You’ve finally built up the resolve to do it; you’re going fulfill your lifelong dream of opening a kitten grooming salon. Or some other brilliant business venture. Let us assume that you’ve already done research on the market and have indeed verified that the kitten grooming industry is booming. The business plan is drafted. It’s time to decide what the legal structure of your new business will be.
Here we will explore some of the most basic legal structures that a small business can choose from. The most likely for a small business are Sole Proprietorships, General and Limited Partnerships, and LLCs.
A Sole Proprietorship is the simplest form of business entity, the easiest to form and easiest to dissolve. If you have no employees, it’s as simple as starting to work. Legally, being a Sole Proprietorship means that you and your business are one and the same. Your business is not a distinct entity, rather a part of yourself. All income and losses are filed along with your own personal tax return. Being the only arbiter of your business keeps things streamlined, but the other side is that there is no protection for debilitating losses. If the kitten grooming industry tanks, all losses are your own. In addition, there are no protections from liabilities you may incur (like when you get sued for giving Mr. Muffins a perm).
This kind of structure makes the most sense for businesses with no employees, no physical storefront, and should mostly be considered for industries where specialized regulation or personal liabilities aren’t a major concern. Kitten grooming can most likely swing it as a Sole Proprietorship. Tobacco sales or chainsaw manufacture had best look elsewhere.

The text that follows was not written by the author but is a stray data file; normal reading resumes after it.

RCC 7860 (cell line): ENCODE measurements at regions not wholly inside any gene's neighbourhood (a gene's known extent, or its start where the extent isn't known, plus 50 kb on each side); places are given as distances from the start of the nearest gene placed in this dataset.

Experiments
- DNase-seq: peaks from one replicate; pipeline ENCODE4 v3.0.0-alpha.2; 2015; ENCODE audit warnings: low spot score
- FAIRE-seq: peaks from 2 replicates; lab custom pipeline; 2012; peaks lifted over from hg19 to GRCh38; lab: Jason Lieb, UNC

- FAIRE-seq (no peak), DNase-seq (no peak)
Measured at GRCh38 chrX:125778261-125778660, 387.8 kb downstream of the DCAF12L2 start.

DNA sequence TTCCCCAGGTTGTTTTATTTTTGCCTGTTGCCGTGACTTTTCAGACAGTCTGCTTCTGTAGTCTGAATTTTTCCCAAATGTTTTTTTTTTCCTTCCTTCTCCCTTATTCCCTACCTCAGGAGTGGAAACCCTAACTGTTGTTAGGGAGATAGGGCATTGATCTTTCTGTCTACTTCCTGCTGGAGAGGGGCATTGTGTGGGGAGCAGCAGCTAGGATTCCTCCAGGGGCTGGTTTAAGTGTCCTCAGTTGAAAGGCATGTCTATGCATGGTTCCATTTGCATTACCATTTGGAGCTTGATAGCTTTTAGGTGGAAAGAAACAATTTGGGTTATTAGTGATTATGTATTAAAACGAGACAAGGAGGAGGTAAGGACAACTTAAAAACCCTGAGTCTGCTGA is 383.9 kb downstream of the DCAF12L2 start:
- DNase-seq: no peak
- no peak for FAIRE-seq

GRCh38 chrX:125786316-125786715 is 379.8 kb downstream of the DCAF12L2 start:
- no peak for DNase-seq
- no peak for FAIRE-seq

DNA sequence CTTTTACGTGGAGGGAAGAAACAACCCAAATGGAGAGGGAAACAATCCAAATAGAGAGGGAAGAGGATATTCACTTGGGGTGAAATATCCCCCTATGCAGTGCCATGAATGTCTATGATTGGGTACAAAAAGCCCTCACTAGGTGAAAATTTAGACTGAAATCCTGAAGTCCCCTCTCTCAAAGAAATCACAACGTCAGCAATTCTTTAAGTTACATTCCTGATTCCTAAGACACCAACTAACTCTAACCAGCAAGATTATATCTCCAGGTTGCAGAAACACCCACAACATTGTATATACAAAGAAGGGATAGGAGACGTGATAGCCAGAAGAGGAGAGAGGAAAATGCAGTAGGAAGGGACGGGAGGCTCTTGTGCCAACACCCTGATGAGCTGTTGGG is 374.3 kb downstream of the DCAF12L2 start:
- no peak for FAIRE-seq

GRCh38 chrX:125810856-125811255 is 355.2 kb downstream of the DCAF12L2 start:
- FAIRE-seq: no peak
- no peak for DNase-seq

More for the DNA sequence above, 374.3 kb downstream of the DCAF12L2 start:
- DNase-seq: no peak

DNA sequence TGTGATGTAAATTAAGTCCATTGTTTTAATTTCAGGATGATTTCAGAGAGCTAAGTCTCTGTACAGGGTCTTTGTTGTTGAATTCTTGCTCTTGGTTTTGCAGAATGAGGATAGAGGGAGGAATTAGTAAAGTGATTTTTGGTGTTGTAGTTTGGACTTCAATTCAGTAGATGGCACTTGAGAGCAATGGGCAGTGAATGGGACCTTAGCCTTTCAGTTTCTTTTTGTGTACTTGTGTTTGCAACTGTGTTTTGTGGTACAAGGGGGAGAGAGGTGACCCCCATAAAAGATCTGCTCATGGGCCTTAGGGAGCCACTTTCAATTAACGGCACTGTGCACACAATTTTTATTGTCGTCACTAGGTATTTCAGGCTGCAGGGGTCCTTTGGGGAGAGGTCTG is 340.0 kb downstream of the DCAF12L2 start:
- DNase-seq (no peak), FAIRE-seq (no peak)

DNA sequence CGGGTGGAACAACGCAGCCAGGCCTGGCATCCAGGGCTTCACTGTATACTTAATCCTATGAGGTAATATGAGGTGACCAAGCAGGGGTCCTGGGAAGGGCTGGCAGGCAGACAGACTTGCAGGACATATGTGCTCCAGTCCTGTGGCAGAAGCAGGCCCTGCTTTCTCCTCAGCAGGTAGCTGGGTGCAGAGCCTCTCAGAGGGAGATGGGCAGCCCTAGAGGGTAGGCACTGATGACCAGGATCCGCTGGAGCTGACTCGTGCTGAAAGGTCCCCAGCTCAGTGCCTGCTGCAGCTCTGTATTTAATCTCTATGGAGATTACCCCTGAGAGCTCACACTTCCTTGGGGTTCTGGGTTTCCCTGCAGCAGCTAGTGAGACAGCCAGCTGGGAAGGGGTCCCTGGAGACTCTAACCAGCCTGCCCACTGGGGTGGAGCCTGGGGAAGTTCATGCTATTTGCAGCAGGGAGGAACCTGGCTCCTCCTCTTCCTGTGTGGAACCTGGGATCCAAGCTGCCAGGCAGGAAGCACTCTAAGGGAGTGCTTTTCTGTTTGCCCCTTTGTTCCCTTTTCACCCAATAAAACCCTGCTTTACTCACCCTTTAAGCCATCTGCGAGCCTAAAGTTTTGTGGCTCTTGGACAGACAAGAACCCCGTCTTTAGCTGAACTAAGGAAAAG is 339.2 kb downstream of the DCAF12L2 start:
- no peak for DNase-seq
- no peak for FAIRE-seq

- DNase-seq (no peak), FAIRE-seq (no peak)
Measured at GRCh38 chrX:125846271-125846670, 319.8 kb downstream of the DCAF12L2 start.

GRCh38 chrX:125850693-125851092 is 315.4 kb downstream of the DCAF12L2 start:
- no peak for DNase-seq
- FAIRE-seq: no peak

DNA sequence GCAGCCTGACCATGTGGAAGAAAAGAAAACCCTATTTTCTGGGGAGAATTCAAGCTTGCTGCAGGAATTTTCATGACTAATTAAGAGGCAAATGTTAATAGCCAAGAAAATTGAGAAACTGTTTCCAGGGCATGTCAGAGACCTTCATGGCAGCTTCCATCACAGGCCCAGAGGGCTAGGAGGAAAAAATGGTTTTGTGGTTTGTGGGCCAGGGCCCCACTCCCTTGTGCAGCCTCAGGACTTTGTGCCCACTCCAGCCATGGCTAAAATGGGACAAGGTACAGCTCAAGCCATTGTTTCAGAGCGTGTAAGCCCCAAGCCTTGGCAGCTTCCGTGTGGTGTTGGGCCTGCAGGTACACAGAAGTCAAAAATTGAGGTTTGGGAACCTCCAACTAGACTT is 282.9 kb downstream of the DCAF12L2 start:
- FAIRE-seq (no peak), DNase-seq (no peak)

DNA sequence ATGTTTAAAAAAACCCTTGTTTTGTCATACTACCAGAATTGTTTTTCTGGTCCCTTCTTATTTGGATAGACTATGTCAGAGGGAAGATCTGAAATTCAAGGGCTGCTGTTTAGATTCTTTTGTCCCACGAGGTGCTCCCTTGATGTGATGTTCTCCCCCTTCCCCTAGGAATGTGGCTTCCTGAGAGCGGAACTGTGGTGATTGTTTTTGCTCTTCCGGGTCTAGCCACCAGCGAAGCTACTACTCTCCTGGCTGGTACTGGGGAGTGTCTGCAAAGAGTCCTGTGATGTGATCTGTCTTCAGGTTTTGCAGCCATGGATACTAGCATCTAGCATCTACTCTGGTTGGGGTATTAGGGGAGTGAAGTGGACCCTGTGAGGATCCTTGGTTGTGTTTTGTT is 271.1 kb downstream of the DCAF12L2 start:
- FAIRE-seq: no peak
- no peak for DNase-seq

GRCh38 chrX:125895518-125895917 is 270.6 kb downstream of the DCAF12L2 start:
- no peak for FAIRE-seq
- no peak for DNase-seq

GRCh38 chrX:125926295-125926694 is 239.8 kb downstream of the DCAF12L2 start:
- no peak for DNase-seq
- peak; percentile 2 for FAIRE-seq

General and Limited Partnerships
Partnerships pertain to businesses owned by two or more people. A general partnership has ownership/operations split equally, while a limited partnership states that one person is in control of the day-to-day handling of the business, while another contributes capital or services that warrant a cut of the profits. In a way, Partnerships are as simple as Sole Proprietorships – the business is still not a distinct entity, which means that taxes are filed on each co-owner’s personal income tax returns. But just like Sole Proprietorships, there’s no liability protection. Under a General Partnership, you and Auntie Brenda can open up your kitten grooming salon and divvy up the work and profits relatively easily. But Partnerships can come with interpersonal issues, and while Illinois and the US government might require relatively little paperwork to form a General Partnership, you’re most likely going to want to safeguard your business with clearly defined contracts. A third-party mediator, such as a lawyer, can help draft and enforce these contracts, and they can do it without bringing up whatever Auntie Brenda did at the last family reunion.
Limited Liability Company
Also called an “LLC,” a Limited Liability Company is the easiest business entity to form and operate. Unlike Partnerships and Sole Proprietorships, the LLC is well and truly a separate business, which needs its own bank account and tax returns. Forming an LLC is a bit more complex, but it comes with its benefits. Under an LLC, members are protected from liabilities of the company, so long as the business is operated in a legal, ethical, and responsible manner. If the kitten grooming industry unexpectedly tanks due to a catastrophic shortage of cat combs, you can fold your LLC with less losses than you might have under a Partnership or Sole Proprietorship.
Our legal assistance can help guide new businesses through necessary government registration, forms, and licenses. Generally speaking, the more money and people involved, the more difficult things can get, and the more you’ll want to get concrete details down in writing. When dealing with your own livelihood, it is important to get these details right.